Sep 3, 2013 at 3:22 pm #1307269
This cuben fiber shelter can withhold a major beating from a storm even though its .34 oz/sqyd. Here is a video of a pretty bad storm I managed to video tape.Sep 3, 2013 at 3:54 pm #2021424
@attaboybradLocale: San Francisco Bay Area
Glad it stood up, but isn't stormworthiness usually a function of wind more than precipitation? I was under the impression that wind was much more often the culprit of shelter failure, and it looks from the angle of that hail that it was pretty much windless.
I understand waterproofness is measured by pressure, and that rain pressure is increased when windblown, but I'm not clear on how the two relate in real world conditions.
Can somebody set me straight here, or point me to the earlier thread I feel almost certain exists?
Regardless, I appreciate the video. I love every piece of zPacks gear I have and it's always good to see it put to the test.Sep 3, 2013 at 4:18 pm #2021430
@rosyfinchLocale: the mountains
I have the Hexamid Solo. Got it with 'beak' hoping it would be more wind resistant.
Was in a storm in the Sierra a couple of weeks ago and it was REAL touch and go whether it was going to be blown over. So much so that I finally decided that taking it down would be better than it blowing down.
Of course, they say to pitch it so that the wind is not coming into the entry. But there is absolutely no way to predict the wind in the mountains above tree line… and site constraints often don't allow you to orient it just any way you want even if you could. Of course, the wind in that storm was coming from where it should not for Hexamid stability. And gusting fiercely…. like some giant hand was grabbing the tent and shaking it intent on bringing it down.
Bill D.Sep 4, 2013 at 8:43 pm #2021943
Glad to hear about the bad weather performance of the pocket version of the hexamid since I did ask a question about that in another thread.
Though you have more openings, high winds are one thing I like about a using a regular tarp since wind can pass through it from front or back while the sides are highly angled when pitched low so it doesn't have to act like a sail. And you can always lower further until you have to crawl to get under it if its really bad. A few bowling ball rocks on the stakes does keep it in place with short or no guylines (stake directly down). Been there, done that, and stayed dry in very high winds in my existing MLD CF tarp.
As I've been thinking of getting a Hexamid, I have wondered what do you do when high winds are gusting in different directions? Weighing the stakes down with large rocks I'm sure will still work, but having the wind hit the opening straight on seems like a possible square sail in the making. Is the only choice dropping the hexamid down and rotating it to hit the wind better assuming it doesn't shift again? Or is collapsing it over you like a blanket and tucking the sides under you or rocks your only choice? I'm sure once I have one to play with I'd come up with something, but I was wondering what others experiences are.Sep 4, 2013 at 8:51 pm #2021949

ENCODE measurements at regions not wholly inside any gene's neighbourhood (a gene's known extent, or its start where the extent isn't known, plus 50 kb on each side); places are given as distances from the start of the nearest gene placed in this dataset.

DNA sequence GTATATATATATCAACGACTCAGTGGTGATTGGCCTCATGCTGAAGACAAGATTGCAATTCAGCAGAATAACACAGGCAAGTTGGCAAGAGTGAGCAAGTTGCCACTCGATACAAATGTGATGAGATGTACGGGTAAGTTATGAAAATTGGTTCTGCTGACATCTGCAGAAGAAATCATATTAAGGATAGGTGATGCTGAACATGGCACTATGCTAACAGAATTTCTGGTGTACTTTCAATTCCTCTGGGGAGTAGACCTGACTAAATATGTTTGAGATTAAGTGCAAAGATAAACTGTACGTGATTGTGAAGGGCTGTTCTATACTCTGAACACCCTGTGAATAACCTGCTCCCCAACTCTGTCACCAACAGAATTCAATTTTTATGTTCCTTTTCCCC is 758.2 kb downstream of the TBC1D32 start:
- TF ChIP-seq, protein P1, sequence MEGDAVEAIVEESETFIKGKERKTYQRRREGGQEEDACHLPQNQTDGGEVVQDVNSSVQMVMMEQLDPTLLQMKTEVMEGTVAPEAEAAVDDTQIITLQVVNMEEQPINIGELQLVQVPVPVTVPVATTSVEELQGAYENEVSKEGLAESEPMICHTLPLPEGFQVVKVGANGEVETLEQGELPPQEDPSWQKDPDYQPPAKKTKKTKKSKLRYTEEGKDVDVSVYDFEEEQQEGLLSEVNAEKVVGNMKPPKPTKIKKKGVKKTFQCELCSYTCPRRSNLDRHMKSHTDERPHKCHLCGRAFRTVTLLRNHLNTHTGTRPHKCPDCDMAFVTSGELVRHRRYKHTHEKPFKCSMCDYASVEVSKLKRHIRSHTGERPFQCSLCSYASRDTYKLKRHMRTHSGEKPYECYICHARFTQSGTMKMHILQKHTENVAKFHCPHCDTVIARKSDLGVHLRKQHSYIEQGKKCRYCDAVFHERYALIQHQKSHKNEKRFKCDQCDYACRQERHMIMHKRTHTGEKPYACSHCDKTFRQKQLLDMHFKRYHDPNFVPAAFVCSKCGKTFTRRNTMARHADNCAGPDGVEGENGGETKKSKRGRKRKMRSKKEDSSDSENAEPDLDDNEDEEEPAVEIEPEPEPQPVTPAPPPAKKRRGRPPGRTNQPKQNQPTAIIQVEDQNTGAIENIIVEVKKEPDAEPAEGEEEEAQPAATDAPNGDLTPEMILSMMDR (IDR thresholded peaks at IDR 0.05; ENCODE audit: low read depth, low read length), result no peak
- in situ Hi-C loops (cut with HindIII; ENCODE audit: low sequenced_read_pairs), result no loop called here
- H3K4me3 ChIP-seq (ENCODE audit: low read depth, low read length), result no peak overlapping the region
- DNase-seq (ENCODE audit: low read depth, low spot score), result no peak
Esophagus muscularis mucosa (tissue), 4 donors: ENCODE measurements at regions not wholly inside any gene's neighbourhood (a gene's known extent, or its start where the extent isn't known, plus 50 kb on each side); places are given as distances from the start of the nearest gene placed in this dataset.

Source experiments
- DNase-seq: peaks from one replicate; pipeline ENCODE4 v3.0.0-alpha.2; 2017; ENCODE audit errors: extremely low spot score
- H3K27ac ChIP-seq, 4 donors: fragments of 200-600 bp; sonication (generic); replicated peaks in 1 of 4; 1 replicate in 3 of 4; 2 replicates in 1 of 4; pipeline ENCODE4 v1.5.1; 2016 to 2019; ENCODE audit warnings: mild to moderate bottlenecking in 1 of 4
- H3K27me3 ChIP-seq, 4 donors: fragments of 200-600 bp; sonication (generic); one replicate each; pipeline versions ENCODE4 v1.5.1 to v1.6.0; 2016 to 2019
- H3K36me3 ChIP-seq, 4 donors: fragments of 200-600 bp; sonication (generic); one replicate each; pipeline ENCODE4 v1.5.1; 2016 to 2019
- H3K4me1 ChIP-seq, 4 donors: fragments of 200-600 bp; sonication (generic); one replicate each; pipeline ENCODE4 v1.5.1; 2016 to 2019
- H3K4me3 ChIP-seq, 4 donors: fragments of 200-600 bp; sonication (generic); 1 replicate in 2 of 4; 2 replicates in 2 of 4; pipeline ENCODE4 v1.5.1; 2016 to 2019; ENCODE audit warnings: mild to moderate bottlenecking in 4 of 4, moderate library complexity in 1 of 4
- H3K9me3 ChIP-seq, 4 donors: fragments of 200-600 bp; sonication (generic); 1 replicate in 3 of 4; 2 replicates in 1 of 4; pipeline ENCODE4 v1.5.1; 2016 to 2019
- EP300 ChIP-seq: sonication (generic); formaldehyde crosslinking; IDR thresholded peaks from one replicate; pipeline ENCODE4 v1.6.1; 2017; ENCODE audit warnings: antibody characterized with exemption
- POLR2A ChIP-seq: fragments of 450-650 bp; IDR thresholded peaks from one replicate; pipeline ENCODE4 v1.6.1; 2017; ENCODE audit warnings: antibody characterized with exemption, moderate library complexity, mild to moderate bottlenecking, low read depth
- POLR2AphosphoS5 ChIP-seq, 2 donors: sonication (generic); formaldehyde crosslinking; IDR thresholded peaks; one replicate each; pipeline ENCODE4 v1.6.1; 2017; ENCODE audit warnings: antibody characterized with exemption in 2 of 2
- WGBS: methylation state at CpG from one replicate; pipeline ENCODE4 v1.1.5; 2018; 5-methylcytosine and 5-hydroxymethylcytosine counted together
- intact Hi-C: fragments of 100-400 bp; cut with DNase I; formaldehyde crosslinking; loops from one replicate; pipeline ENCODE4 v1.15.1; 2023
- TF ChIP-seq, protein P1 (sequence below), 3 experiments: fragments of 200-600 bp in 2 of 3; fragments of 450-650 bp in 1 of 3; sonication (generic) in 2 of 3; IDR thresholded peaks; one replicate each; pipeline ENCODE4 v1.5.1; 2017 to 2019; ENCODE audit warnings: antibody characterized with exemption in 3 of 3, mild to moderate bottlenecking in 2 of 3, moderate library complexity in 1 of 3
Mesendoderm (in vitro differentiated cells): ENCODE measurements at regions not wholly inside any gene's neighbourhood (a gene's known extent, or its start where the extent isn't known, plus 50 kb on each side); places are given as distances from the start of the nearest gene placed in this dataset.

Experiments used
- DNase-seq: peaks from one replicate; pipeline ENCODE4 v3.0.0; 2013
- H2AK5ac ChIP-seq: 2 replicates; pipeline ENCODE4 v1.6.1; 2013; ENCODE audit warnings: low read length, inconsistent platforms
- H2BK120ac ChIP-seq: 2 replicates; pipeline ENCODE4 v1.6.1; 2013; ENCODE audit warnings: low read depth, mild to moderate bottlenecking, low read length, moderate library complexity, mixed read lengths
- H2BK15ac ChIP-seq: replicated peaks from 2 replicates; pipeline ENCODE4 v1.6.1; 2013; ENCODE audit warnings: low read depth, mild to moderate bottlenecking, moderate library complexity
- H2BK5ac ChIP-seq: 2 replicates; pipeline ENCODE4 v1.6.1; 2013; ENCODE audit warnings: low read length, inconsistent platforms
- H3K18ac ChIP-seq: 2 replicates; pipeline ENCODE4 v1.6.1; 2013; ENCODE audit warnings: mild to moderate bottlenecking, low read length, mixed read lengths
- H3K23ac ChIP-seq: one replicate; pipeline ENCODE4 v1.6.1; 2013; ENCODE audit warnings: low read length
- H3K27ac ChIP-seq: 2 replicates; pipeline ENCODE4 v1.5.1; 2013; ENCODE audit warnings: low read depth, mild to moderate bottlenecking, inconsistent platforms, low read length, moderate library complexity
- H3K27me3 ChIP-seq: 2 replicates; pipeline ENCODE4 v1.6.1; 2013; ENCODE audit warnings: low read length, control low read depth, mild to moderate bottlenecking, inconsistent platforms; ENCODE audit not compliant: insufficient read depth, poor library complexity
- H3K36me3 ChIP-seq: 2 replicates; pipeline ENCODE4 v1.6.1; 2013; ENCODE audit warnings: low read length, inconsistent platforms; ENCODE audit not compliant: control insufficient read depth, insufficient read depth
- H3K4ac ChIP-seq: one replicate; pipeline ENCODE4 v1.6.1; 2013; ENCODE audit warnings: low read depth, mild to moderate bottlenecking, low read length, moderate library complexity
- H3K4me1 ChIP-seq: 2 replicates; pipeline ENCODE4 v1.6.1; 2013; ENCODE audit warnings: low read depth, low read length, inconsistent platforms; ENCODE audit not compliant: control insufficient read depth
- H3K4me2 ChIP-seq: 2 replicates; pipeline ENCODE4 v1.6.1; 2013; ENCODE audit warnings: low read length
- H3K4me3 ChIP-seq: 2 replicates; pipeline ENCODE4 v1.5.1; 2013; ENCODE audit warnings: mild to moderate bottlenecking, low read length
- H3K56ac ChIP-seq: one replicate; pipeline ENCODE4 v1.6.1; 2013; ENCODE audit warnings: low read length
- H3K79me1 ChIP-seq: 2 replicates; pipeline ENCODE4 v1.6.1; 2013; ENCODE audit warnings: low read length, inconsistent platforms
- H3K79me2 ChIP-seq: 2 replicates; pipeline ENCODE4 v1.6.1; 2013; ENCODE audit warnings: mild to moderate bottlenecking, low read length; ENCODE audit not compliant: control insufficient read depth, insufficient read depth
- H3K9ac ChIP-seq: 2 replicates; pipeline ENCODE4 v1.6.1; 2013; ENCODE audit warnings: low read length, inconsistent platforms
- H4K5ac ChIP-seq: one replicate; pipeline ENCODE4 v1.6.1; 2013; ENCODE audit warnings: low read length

@rosyfinchLocale: the mountains
I've only been through that one bad wind storm, but it was pretty bad.
I just pulled the pole and let it drop. I would not put rocks on top of the Cuben as it would be easy to put a hole in that fabric. When down it was still flapping pretty violently. Luckily the rain had stopped so I just pulled my bivy sack out from under the collapsed Hexamid and slept on top of it to keep it from blowing around and abrading on the rock anchors.
I did have it pitched with the recommended 6" or so gap above the ground. But you can pitch it down closer to the ground and that would catch less wind.
It would be a real job to get up in the night and try to turn the tent in a different direction with already heavy winds… might not be able to keep control of it… better to just drop it.
BTW… I've had to do that with tents before too…
Bill D.Sep 15, 2013 at 4:24 pm #2024955
Matthew PerryBPL Member
@bigfoot2Locale: Hammock-NOT Tarptent!
Wow! That was "NUTS". :)
MSep 15, 2013 at 5:55 pm #2024976
Jason ElsworthBPL Member
@jephotoLocale: New Zealand
What was the main problem with the Hexamid solo in the wind?
1. Wind getting in under the front porch.
2. Pole being blown down due to force of wind from the front.
3. Combination of the above or some other factor.
JOct 6, 2013 at 5:37 pm #2031340
Jacob SmithBPL Member
@wrongturnLocale: The Soda
Spent last night under mine in Grayson Highlands with sustained 30mph winds with gusts easily into the 40s.
Good placement with a decent windbreak and she worked like a champ.
You must be logged in to reply to this topic.